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Posted on December 8th, 2015

Reaching Orbit – Astronaut Scott Kelly

Human space exploration is a fascinating concept that has given way to science fiction fantasies and box office mania for decades. NASA is on the war path to make this fantasy a reality with the Orion project to Mars and nearby asteroids. While this facilitates space exploration, it also introduces new, innovative technologies needed to bring these plans to fruition. Figuring out how to live in a deep space environment for long periods of time requires innovation in food production, water filtration, life support and whole body health in a zero or micro-gravity environment.

To further their understanding of how the human body handles the rigors of space, Astronaut Scott Kelly is on a one-year mission on the International Space Station (ISS). On October 29, 2015, he beat the record for the single-longest spaceflight by an American with 216 consecutive days. While he is spending a year in space, his twin, Mark Kelly, is being studied on terra firma to compare how Scott’s brain and muscle function changes in a microgravity environment. MRI’s of the brain are taken before the astronauts leave Earth and when they return to study how space changes brain function and structure. While in space, astronauts take computerized cognitive tests to see how the physical environment changes their brain function.

Another major concern is how blood flows through the body without the presence of gravity, especially from the brain to the heart. A special neck collar was created to measure blood flow from the brain and doesn’t require any special knowledge or ability to operate. The psychological effects of relatively solitary space flight in very close quarters is studied through journal entries made by the scientists. The results are used to plan future flight missions to help alleviate stress.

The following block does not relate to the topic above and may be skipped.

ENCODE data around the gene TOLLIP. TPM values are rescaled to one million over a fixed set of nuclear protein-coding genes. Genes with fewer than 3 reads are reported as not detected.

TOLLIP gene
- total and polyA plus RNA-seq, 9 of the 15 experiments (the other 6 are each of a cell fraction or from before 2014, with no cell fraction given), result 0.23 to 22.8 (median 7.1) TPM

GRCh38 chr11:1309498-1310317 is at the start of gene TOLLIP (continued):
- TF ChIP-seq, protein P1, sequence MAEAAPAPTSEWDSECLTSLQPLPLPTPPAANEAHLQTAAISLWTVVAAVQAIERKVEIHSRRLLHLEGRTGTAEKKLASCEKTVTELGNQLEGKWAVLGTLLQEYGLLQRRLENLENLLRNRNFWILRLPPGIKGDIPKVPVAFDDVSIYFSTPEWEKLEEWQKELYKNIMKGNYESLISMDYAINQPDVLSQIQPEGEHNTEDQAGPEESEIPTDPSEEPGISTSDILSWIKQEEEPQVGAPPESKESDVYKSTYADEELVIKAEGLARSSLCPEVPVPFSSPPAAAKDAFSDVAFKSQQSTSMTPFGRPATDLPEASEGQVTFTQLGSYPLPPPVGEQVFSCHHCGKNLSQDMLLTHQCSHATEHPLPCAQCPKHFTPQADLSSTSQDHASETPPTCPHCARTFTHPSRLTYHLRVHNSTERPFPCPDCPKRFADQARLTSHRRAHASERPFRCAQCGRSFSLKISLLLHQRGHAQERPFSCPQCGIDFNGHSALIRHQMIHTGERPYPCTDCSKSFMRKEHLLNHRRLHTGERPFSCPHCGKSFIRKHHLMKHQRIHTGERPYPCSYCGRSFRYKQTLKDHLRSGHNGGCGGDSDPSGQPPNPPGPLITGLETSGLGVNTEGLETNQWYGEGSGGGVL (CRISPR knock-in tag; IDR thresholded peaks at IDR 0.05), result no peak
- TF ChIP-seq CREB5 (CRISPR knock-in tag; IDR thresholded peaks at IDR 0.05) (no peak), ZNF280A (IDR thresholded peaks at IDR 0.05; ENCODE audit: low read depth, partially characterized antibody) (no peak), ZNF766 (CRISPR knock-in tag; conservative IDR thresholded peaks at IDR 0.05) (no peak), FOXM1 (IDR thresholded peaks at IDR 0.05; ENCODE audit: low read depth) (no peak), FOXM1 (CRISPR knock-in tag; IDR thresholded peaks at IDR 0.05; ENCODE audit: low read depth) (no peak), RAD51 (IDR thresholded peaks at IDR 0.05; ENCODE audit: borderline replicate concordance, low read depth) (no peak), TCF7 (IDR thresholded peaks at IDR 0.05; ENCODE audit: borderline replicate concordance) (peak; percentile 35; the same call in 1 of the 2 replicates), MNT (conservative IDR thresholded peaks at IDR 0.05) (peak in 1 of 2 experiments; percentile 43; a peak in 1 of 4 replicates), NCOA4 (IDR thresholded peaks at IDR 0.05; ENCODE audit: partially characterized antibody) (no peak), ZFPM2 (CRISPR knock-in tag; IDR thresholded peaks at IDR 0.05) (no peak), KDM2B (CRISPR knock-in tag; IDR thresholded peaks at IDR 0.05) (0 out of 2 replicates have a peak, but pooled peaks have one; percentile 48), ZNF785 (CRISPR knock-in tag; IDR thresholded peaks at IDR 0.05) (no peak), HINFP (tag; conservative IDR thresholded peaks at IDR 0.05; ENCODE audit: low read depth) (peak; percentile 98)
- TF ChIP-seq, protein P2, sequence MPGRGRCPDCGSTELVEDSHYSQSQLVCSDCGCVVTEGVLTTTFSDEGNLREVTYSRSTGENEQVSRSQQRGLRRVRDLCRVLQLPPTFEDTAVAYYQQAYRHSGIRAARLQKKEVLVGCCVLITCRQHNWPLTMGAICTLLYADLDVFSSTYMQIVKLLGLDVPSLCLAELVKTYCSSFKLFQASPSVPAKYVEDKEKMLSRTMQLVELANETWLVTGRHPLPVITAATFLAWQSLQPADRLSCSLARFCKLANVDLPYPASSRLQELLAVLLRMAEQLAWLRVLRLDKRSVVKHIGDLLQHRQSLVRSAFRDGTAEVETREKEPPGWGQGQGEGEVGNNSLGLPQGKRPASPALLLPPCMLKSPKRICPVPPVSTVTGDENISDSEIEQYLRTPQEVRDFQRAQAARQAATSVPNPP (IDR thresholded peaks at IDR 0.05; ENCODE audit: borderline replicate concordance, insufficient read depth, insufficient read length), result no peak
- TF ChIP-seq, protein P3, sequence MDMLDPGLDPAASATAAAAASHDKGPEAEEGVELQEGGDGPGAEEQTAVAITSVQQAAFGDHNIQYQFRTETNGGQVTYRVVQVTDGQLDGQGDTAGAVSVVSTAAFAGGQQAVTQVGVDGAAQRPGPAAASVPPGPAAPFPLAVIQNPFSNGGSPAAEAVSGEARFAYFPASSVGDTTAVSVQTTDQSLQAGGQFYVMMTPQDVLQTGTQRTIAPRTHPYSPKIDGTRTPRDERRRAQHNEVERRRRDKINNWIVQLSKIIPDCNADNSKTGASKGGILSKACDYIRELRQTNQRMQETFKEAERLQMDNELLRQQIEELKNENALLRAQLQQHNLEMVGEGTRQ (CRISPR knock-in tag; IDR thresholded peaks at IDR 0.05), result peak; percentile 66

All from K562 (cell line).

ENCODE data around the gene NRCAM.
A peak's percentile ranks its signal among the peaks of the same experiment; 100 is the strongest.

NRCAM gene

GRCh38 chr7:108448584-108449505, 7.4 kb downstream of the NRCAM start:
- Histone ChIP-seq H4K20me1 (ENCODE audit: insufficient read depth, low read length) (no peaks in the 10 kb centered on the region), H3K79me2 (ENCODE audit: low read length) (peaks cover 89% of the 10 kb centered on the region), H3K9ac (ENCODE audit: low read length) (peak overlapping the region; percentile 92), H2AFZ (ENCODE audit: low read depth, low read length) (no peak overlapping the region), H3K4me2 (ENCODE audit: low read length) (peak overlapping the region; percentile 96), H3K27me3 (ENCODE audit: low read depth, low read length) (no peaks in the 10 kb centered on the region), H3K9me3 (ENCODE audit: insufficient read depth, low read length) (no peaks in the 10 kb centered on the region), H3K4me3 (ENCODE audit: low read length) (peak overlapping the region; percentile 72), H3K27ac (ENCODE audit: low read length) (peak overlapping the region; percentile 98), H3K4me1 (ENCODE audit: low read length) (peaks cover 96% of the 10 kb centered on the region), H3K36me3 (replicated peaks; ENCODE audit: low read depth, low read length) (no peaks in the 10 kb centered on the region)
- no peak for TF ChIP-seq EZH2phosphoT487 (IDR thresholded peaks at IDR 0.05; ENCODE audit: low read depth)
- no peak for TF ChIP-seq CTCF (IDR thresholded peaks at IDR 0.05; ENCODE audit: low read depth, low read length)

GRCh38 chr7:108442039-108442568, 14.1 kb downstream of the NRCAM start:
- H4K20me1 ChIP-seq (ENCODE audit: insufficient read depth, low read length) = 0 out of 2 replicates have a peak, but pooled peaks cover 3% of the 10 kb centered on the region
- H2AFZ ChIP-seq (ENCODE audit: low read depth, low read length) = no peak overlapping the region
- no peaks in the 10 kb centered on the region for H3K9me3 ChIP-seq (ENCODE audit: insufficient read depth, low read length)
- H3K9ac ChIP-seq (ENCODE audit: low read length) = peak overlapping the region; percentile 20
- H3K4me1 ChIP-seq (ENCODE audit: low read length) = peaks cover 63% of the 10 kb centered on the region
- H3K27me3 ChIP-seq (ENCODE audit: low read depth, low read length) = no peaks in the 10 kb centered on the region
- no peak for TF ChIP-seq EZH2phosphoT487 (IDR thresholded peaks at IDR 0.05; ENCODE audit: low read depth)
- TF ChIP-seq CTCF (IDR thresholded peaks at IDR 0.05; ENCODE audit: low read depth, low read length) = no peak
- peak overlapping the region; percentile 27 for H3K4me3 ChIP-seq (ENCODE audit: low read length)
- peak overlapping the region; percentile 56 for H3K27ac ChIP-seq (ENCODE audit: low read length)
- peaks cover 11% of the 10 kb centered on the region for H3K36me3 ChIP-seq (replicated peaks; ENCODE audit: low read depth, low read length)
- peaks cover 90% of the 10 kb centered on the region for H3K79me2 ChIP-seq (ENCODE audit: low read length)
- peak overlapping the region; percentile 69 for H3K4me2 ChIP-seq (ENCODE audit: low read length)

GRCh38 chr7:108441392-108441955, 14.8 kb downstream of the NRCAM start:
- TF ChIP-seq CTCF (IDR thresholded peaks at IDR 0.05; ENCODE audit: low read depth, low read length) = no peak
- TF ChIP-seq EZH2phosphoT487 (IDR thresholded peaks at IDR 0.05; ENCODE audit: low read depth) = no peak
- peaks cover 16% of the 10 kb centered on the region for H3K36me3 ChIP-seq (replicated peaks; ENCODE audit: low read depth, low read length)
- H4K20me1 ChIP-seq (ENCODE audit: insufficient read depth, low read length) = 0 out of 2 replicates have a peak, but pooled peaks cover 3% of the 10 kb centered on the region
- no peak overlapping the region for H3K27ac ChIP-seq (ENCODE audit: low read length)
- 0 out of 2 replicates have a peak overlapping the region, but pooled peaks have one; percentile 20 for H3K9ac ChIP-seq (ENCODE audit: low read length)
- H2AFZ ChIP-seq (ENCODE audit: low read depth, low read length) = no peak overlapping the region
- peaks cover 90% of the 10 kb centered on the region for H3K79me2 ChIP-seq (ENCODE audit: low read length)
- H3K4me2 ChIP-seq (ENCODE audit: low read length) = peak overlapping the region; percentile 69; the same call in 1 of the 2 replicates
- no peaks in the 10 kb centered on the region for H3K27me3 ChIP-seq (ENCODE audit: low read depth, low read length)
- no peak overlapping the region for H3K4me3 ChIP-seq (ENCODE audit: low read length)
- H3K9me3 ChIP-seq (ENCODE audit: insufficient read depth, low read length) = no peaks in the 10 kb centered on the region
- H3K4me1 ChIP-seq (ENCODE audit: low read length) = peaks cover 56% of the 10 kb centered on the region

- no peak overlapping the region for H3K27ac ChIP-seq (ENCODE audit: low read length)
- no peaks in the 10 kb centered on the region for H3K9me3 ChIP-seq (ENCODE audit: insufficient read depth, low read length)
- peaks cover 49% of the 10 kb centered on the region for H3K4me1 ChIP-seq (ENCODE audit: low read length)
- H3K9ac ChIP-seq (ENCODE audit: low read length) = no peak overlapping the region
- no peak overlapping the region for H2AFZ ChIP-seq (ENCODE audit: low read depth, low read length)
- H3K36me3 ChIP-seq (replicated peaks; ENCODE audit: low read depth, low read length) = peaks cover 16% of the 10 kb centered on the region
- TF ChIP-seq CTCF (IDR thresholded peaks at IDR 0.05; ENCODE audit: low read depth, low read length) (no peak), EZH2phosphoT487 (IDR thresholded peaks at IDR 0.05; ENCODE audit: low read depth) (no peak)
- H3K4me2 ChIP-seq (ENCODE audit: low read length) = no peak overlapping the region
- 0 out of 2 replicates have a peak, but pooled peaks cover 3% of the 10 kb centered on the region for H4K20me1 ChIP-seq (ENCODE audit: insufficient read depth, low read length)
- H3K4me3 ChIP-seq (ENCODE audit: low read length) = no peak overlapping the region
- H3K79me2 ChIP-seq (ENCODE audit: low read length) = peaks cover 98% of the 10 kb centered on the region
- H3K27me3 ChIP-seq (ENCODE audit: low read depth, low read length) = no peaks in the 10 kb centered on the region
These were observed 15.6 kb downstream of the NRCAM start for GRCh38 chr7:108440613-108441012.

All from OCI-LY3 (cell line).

NASA is teaming with the Russian Space Agency, called Roscosmos, to study fluid shift in space. It is believed that fluids move to a person’s upper body in microgravity, much like when you hang upside down and the blood rushes toward your head. During the one year mission, they will conduct numerous studies to see how this fluid shift affects intracranial pressure and vision in astronauts. The difficult part of studying fluid shift is that it affects everybody differently with varying levels of severity. Researchers are working with the Russian owned Chibis suit that is designed to return fluids to the lower body. Researchers have to move all of their equipment from the US side of the ISS to the Russian side where the suit is hardwired in fixed racks. They are also testing noninvasive techniques to record intracranial pressure by measuring sound and pressure waves in the inner ear. Researchers will have to better understand and mitigate these problems in order to facilitate long-term space flight. As scientists work to overcome numerous barriers to deep space flight, they push technology and innovation forward into the future.

Katie Nelson
Geospatial Ninja
(303) 718-7163

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